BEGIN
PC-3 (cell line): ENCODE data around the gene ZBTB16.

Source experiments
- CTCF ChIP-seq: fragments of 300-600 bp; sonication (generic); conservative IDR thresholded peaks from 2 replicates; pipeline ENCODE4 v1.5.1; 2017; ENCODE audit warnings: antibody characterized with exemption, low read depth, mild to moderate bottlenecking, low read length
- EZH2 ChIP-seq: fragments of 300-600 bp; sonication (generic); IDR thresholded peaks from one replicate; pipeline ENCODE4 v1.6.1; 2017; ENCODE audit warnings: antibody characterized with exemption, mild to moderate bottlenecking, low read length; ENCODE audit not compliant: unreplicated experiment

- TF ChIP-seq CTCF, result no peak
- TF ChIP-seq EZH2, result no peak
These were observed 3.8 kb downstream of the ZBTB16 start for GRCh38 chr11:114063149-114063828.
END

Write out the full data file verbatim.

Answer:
PC-3 (cell line): ENCODE data around the gene ZBTB16.

Source experiments
- CTCF ChIP-seq: fragments of 300-600 bp; sonication (generic); conservative IDR thresholded peaks from 2 replicates; pipeline ENCODE4 v1.5.1; 2017; ENCODE audit warnings: antibody characterized with exemption, low read depth, mild to moderate bottlenecking, low read length
- EZH2 ChIP-seq: fragments of 300-600 bp; sonication (generic); IDR thresholded peaks from one replicate; pipeline ENCODE4 v1.6.1; 2017; ENCODE audit warnings: antibody characterized with exemption, mild to moderate bottlenecking, low read length; ENCODE audit not compliant: unreplicated experiment

- TF ChIP-seq CTCF, result no peak
- TF ChIP-seq EZH2, result no peak
These were observed 3.8 kb downstream of the ZBTB16 start for GRCh38 chr11:114063149-114063828.